West Hartford, CT — Today’s enterprises face unique challenges. In the past, the requirement was to upgrade, be it a move from mainframes to PCs, command-line based to graphical interfaces, or from standalone to Web-based applications. Today, it’s about building an integrated strategy that involves multiple technologies both existing and new. For example, there’s more diversity in database technology than ever before (SQL vs. NoSQL, in-memory vs. elaborate cache management), server technology (physical and virtual, Intel vs. ARM), and data center infrastructure (private, public, and hybrid clouds), to name a few. At the moment, none of these technologies are replacing the others; instead, they need to be integrated.
Users are also demanding greater value from a wider range of application types, such as those running on the corporate intranet, in the cloud, and increasingly on mobile devices. They expect consistency across all platforms and equal access to data and functionality. The level of integration required presents challenges, but it also offers new opportunities if you know where and how to look, according to a new UBM Tech report.
Big Data’s Promises and Challenges
Mining data for hidden value is the territory of big data, where large-scale, diverse data sets are collected and deeply analyzed. Tools are available to analyze potentially huge data sets to help you learn more about your market, your customers and essentially your own business. Big data analytics combined with business intelligence (BI) tools can help you take the volumes of unstructured data at your fingertips (e.g., customer, marketing, CRM and technical data) and reveal both new business opportunities and areas that you need to optimize inside your business. For example, analytics and BI can deliver a deeper understanding of your market, identify internal process inefficiencies, and surface the unspoken needs of your customers, possibly before they even know they have these needs. This is where the predictive nature of big data analytics helps to tailor your products to better suit markets and customers and create new products for newly discovered opportunities.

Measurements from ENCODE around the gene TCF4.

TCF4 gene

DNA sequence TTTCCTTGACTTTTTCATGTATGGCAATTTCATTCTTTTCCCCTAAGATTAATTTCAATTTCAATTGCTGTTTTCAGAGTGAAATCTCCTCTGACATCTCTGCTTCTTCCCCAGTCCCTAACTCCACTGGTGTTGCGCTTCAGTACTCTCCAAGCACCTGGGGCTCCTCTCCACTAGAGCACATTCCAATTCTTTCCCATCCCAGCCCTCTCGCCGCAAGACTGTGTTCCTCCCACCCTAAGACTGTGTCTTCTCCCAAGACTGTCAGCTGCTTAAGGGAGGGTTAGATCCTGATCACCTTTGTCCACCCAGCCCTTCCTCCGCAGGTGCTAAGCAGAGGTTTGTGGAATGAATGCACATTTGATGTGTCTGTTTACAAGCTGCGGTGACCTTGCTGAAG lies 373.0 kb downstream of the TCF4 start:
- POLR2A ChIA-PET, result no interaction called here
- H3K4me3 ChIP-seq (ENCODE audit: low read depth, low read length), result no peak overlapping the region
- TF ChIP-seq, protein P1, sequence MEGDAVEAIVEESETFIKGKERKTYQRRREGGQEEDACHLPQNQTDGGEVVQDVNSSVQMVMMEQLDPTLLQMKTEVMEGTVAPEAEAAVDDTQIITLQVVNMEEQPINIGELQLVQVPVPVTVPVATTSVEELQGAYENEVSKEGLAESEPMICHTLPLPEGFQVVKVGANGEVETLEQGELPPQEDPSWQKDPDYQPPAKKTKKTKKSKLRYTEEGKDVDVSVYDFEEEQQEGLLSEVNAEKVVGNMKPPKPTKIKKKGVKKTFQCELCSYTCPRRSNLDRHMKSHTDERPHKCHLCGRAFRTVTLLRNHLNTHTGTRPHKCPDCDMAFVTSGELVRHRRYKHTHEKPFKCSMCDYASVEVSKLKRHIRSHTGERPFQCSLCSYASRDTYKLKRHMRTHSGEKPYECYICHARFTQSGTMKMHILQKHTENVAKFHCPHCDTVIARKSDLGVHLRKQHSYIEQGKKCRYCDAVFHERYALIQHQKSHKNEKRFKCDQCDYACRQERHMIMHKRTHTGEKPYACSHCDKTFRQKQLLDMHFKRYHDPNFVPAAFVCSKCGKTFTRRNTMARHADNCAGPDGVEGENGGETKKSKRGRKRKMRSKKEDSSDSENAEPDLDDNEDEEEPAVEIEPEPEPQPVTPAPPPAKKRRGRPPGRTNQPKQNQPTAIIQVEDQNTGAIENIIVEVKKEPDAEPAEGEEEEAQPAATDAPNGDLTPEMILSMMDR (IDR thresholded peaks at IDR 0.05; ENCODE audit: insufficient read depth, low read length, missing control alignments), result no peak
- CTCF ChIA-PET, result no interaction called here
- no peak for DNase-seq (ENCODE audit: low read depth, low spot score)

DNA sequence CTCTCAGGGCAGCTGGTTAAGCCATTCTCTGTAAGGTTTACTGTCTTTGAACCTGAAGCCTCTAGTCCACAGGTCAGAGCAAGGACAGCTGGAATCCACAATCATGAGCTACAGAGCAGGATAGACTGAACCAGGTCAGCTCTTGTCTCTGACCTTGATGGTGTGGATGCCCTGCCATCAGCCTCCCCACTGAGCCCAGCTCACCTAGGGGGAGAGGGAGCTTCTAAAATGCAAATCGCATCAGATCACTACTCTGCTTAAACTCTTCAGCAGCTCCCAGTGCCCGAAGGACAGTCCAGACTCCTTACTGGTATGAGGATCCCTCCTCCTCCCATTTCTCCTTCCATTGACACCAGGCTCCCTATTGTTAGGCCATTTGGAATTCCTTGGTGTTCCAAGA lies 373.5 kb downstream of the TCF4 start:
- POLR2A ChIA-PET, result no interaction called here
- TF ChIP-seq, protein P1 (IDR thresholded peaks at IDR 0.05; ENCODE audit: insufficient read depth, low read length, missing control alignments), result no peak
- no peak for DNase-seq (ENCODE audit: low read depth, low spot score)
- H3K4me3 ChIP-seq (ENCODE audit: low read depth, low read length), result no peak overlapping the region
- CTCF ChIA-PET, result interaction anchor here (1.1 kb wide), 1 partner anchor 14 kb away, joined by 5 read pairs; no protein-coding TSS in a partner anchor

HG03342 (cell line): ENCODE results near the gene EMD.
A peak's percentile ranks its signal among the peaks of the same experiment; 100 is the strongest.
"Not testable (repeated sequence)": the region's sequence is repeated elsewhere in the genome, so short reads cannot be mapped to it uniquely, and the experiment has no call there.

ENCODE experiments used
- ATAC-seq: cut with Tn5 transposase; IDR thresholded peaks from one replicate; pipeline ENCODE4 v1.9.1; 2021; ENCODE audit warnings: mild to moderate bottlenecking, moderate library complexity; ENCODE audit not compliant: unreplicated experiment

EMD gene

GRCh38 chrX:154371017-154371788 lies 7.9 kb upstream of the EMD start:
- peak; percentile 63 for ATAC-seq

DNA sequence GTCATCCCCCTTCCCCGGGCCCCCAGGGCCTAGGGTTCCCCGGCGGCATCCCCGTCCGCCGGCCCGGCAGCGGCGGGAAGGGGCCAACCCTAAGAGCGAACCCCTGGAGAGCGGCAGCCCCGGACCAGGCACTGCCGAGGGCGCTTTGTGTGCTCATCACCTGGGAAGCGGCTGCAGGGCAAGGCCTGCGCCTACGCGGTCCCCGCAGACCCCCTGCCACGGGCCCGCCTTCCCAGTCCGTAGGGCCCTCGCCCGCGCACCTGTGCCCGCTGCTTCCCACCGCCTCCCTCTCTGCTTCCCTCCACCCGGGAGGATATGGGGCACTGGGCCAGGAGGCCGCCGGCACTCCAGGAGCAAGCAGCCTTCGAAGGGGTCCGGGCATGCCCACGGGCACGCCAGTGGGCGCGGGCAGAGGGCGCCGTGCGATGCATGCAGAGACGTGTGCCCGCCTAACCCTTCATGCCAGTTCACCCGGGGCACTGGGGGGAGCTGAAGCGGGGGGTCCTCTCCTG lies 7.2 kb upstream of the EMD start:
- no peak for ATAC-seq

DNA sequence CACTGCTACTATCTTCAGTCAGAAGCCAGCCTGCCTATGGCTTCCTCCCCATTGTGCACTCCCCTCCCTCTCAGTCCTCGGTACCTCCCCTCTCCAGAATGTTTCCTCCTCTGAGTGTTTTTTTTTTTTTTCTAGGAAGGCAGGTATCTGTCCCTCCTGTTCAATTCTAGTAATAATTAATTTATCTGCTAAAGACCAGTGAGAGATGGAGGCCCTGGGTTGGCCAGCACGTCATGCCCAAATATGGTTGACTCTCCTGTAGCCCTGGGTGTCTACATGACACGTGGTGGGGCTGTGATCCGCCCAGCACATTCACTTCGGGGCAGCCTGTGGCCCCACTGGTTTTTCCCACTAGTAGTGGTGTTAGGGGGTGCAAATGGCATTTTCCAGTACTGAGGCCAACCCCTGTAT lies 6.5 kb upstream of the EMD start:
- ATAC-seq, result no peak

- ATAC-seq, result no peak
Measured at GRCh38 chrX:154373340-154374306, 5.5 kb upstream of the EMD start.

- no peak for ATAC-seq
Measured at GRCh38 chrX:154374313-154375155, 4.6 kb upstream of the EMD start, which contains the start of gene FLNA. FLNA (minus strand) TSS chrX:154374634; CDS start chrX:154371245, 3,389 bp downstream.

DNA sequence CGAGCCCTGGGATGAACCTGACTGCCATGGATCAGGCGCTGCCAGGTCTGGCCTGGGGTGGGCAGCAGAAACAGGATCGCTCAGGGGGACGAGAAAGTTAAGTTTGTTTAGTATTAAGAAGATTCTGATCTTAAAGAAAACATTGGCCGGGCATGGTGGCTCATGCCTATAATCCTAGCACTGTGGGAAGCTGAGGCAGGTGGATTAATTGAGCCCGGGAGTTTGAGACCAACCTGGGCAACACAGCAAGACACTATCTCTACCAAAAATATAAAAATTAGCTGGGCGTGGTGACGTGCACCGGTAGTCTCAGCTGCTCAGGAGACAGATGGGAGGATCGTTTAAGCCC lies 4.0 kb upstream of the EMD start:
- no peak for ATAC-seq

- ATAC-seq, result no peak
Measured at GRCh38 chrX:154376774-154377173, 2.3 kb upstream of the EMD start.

Of course, to leverage big data, enterprises need to overcome some major challenges. Enterprises need to decide who leads their big data initiatives. For example, should marketing or IT lead a customer data initiative and who should own the data and analysis? Enterprises also need to resist being blinded by the sheer volume of data available and steer clear of coercing analytics tools to deliver an expected, but not necessarily correct, answer. A core tenet of big data is that you absolutely need to ensure you uncover the truth in what your data is telling you. As a result, some companies have created a new role, the chief data officer — a position that combines both business prowess with the mathematical and deep analytical skills — to ensure that big data is done right from beginning to end.
The remaining challenges are technical, including tackling the processing power, storage capacity and bandwidth needed, and defining the analytics themselves to find the true value in your data.
The full UBM Tech report examines what it takes to capitalize on big data in the cloud and hyperconnected big data. The full report can be downloaded here.